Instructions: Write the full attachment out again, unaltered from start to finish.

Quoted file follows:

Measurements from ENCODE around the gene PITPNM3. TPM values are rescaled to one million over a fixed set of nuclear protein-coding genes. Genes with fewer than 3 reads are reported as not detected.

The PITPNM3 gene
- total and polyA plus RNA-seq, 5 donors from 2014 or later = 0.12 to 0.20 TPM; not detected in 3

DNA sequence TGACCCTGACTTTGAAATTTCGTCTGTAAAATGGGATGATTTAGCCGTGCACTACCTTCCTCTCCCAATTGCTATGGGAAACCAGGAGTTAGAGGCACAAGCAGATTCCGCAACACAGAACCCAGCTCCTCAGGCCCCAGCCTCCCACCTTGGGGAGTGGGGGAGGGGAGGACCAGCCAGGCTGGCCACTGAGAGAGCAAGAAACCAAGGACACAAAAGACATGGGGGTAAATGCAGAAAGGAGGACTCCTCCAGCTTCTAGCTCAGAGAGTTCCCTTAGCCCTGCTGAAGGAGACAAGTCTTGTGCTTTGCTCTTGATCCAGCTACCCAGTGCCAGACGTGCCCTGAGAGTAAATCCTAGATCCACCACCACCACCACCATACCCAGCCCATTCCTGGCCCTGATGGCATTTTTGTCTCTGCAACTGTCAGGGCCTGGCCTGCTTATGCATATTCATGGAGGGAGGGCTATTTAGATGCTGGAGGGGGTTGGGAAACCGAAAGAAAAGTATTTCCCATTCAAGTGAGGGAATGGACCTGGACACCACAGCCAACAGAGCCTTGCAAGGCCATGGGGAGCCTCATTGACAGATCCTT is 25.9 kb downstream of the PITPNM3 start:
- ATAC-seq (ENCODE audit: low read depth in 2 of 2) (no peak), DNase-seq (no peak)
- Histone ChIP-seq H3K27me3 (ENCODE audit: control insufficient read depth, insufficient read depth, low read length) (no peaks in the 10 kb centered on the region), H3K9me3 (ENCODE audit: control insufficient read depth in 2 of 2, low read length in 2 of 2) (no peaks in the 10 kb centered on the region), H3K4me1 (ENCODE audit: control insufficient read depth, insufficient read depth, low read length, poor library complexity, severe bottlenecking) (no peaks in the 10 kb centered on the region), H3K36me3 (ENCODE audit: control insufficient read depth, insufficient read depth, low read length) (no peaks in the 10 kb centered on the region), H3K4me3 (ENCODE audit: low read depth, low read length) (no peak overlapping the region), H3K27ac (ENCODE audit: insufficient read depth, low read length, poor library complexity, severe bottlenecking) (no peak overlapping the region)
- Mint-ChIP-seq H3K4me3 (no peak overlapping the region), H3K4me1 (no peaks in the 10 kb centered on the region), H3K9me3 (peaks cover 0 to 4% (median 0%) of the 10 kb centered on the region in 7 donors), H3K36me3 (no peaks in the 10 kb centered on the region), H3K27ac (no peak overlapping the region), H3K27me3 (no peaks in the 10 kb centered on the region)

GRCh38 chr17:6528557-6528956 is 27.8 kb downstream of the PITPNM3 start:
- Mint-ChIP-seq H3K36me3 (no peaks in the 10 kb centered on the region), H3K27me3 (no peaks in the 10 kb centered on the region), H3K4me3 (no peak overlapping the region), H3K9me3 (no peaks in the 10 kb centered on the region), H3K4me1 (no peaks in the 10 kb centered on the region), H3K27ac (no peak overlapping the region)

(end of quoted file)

Measurements from ENCODE around the gene PITPNM3. TPM values are rescaled to one million over a fixed set of nuclear protein-coding genes. Genes with fewer than 3 reads are reported as not detected.

The PITPNM3 gene
- total and polyA plus RNA-seq, 5 donors from 2014 or later = 0.12 to 0.20 TPM; not detected in 3

DNA sequence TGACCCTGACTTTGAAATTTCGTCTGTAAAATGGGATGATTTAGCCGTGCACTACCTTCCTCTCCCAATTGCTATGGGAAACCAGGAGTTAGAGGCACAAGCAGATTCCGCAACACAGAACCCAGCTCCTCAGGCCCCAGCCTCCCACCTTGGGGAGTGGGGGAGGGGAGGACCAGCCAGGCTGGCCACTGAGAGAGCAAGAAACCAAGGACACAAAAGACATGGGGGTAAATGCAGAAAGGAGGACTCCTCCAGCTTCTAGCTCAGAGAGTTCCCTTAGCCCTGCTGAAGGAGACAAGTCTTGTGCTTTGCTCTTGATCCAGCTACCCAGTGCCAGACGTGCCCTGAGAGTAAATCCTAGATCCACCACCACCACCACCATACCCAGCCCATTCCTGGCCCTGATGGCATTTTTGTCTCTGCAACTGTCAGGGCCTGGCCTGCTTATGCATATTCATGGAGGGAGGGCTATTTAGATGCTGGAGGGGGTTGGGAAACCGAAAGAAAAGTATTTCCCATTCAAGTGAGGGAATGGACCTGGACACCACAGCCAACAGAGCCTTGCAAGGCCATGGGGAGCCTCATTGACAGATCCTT is 25.9 kb downstream of the PITPNM3 start:
- ATAC-seq (ENCODE audit: low read depth in 2 of 2) (no peak), DNase-seq (no peak)
- Histone ChIP-seq H3K27me3 (ENCODE audit: control insufficient read depth, insufficient read depth, low read length) (no peaks in the 10 kb centered on the region), H3K9me3 (ENCODE audit: control insufficient read depth in 2 of 2, low read length in 2 of 2) (no peaks in the 10 kb centered on the region), H3K4me1 (ENCODE audit: control insufficient read depth, insufficient read depth, low read length, poor library complexity, severe bottlenecking) (no peaks in the 10 kb centered on the region), H3K36me3 (ENCODE audit: control insufficient read depth, insufficient read depth, low read length) (no peaks in the 10 kb centered on the region), H3K4me3 (ENCODE audit: low read depth, low read length) (no peak overlapping the region), H3K27ac (ENCODE audit: insufficient read depth, low read length, poor library complexity, severe bottlenecking) (no peak overlapping the region)
- Mint-ChIP-seq H3K4me3 (no peak overlapping the region), H3K4me1 (no peaks in the 10 kb centered on the region), H3K9me3 (peaks cover 0 to 4% (median 0%) of the 10 kb centered on the region in 7 donors), H3K36me3 (no peaks in the 10 kb centered on the region), H3K27ac (no peak overlapping the region), H3K27me3 (no peaks in the 10 kb centered on the region)

GRCh38 chr17:6528557-6528956 is 27.8 kb downstream of the PITPNM3 start:
- Mint-ChIP-seq H3K36me3 (no peaks in the 10 kb centered on the region), H3K27me3 (no peaks in the 10 kb centered on the region), H3K4me3 (no peak overlapping the region), H3K9me3 (no peaks in the 10 kb centered on the region), H3K4me1 (no peaks in the 10 kb centered on the region), H3K27ac (no peak overlapping the region)